Beni di Batasiolo Langhe Rosso 2010

Happy Monday to you all. I’m rocking a head cold like a boss right now and in a weird way I feel happy about it because I’ve been irritatingly-almost-sick for two weeks now and I’m hoping once this has run its course then I’ll be back to my healthier self. Unfortunately because of the way I’ve been feeling lately I haven’t had much time to make food. At least not make and photograph food and then write blog posts for said food to then share it with you. My solution to this is a wine review. That is what’s up, Monday.

Wait one second, I totally went to Nocturne and sucked back one whole package of Fisherman’s Friends just to be there. I also downed some tylenol chased with a lovely glass of wine – real talk. The only pictures I took were with my phone (and are super nerdy) but I took them for you!

Tweetris – an interactive exhibit where you play the stick man turning the Tetris shapes. As you contort your body it snaps pictures of the player and places them in the cubes that make up the shapes…also it totally tweets those images of you looking like a dork. A dork who’s having the best time of their life, mind you.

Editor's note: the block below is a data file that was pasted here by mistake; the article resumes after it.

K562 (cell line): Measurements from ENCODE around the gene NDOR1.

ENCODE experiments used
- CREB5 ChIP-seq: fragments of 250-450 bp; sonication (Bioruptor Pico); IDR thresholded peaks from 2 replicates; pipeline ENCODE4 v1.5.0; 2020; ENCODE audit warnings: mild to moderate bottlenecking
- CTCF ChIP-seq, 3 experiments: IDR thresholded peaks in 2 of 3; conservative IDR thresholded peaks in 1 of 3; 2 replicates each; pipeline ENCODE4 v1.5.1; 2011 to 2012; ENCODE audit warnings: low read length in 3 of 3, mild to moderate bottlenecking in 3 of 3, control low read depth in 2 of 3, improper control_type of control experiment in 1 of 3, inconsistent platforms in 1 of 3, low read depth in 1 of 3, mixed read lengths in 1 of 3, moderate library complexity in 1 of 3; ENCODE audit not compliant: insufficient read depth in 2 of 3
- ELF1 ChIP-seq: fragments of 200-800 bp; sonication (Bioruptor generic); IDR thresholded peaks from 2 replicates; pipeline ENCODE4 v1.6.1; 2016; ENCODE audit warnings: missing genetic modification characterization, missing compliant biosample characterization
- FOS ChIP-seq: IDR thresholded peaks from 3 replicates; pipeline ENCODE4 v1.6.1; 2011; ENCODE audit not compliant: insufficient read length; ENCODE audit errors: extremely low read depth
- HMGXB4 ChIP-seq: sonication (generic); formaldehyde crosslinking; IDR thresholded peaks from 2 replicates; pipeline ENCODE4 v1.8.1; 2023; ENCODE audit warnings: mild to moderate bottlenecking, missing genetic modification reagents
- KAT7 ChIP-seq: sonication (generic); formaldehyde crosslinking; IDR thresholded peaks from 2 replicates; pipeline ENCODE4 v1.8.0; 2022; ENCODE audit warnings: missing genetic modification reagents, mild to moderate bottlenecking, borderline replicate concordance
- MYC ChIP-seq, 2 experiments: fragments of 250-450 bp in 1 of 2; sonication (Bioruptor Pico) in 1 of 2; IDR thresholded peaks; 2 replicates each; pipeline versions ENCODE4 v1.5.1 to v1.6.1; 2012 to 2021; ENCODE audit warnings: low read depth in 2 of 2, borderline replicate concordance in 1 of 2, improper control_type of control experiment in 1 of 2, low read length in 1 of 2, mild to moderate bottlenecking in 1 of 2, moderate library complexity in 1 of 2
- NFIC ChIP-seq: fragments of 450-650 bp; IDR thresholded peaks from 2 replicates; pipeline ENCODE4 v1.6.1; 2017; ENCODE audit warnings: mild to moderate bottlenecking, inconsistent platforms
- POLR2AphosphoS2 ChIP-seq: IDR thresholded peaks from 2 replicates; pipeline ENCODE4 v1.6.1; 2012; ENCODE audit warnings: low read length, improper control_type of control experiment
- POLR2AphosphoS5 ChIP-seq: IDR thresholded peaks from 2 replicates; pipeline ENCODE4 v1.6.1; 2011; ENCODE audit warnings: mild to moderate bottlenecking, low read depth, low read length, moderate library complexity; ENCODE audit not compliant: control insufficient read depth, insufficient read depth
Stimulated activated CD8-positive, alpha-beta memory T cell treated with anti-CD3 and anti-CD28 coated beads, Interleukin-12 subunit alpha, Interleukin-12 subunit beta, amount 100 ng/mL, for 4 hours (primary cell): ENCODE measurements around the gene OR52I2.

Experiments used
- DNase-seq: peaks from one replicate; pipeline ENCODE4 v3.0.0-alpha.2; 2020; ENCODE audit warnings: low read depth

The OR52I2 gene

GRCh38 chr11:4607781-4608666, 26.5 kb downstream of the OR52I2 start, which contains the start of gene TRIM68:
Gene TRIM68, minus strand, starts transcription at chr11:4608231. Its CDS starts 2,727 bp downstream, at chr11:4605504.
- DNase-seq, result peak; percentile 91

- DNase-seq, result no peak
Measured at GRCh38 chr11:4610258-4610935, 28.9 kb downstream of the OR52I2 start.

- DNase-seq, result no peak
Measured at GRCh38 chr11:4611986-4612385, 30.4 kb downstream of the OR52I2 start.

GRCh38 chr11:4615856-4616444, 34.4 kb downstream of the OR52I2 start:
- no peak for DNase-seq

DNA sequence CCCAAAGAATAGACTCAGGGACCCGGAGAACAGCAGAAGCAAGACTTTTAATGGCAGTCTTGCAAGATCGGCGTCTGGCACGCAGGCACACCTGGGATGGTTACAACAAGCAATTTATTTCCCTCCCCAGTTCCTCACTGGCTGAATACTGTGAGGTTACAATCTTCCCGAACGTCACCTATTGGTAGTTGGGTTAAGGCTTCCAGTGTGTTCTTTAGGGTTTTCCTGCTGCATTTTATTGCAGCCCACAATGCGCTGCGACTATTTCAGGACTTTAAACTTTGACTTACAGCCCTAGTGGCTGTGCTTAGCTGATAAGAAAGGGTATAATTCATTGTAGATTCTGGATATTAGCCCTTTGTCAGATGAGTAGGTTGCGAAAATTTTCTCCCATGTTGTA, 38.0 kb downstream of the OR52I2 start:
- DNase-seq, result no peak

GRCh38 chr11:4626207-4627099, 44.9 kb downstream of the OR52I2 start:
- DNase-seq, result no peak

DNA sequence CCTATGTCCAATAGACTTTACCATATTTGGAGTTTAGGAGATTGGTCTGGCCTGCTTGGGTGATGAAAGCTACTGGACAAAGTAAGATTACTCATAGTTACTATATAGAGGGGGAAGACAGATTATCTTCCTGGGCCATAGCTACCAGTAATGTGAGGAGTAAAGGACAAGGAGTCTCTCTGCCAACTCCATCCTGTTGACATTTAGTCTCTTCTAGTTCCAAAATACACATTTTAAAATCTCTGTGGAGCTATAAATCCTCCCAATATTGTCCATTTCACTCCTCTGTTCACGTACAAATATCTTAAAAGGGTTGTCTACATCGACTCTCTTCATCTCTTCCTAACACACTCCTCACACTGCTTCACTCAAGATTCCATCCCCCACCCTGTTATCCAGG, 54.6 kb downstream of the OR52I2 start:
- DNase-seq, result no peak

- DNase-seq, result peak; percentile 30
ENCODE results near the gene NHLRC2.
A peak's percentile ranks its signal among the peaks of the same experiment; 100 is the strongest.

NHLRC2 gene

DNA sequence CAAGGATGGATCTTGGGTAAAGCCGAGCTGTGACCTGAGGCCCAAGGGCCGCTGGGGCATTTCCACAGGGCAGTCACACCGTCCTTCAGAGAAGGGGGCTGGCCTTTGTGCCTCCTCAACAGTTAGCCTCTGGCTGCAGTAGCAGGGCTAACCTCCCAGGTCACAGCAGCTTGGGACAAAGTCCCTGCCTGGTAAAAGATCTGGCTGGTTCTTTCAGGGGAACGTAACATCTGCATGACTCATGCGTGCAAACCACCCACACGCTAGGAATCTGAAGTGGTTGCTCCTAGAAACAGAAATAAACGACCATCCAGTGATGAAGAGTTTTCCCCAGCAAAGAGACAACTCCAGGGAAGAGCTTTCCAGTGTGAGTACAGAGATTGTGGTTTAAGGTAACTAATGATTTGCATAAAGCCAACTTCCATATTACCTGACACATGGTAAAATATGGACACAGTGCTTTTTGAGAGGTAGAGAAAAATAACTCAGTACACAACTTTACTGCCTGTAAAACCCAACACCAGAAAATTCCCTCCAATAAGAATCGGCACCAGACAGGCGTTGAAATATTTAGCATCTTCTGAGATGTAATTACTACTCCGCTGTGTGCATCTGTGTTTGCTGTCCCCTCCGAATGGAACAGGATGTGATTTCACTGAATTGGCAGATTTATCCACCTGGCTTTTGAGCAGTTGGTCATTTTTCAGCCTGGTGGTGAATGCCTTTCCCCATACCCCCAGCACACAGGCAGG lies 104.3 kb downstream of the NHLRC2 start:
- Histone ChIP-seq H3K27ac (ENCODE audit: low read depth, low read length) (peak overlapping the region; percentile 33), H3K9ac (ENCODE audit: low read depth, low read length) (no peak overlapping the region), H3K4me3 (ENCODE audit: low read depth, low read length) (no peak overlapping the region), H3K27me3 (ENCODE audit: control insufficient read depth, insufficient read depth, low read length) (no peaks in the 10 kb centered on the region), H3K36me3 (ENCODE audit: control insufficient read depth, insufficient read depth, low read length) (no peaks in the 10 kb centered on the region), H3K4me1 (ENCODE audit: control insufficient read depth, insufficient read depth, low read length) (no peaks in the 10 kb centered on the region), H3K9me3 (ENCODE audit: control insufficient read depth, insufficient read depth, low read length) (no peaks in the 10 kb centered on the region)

Oh and here is a storm trooper and his green friend. If anyone can advise me who his green friend is I would appreciate it. (leave a comment please!)

Back to this wine review.

Beni di Batasiolo Langhe Rosso 2010 is one of my wine picks from the Port of Wines show (I posted about it here). I had planned to save it for a few months before indulging; long story short I had a hard week and I decided I to drink it (YOLO).

It’s an Italian red blend of three grapes, Dolcetto, Barbera and Nebbiolo made in Langhe which is a wine producing area in Piedmont Italy. I liked this wine a lot and was surprised by the flavor. I think I was expecting more of the Barbera to come through and in hindsight I should have let it decant for a while before drinking. I found at first sniff and sip, it had a strong oak back that bites back followed by the cherry taste I expect from a Chianti. The oak and dryness really reminded me of a Barolo, but once it had time to aerate a bit it was a smooth sipping spicy wine. I think this wine would love to be paired with food, especially a rich fatty food like pasta with cream sauce or a fatty soft cheese like gorgonzola.

This wine was a Port of Wines exclusive but I have seen some bottles hanging out at the NSLC on Quinpool road. It’s about $25 a bottle and if you are around the area check it out.

 

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